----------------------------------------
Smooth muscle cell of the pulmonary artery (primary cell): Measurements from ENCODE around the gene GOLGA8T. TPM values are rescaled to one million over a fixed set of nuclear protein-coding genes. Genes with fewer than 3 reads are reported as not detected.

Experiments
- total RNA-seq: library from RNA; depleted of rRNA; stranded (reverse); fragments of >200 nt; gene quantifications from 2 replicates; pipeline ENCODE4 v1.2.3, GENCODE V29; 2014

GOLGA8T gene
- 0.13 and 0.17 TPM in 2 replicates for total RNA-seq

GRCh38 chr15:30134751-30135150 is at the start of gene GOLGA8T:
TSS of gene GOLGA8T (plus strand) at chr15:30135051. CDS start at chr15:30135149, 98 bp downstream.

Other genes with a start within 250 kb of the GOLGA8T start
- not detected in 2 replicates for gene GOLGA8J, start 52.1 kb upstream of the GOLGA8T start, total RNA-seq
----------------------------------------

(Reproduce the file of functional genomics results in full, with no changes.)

Smooth muscle cell of the pulmonary artery (primary cell): Measurements from ENCODE around the gene GOLGA8T. TPM values are rescaled to one million over a fixed set of nuclear protein-coding genes. Genes with fewer than 3 reads are reported as not detected.

Experiments
- total RNA-seq: library from RNA; depleted of rRNA; stranded (reverse); fragments of >200 nt; gene quantifications from 2 replicates; pipeline ENCODE4 v1.2.3, GENCODE V29; 2014

GOLGA8T gene
- 0.13 and 0.17 TPM in 2 replicates for total RNA-seq

GRCh38 chr15:30134751-30135150 is at the start of gene GOLGA8T:
TSS of gene GOLGA8T (plus strand) at chr15:30135051. CDS start at chr15:30135149, 98 bp downstream.

Other genes with a start within 250 kb of the GOLGA8T start
- not detected in 2 replicates for gene GOLGA8J, start 52.1 kb upstream of the GOLGA8T start, total RNA-seq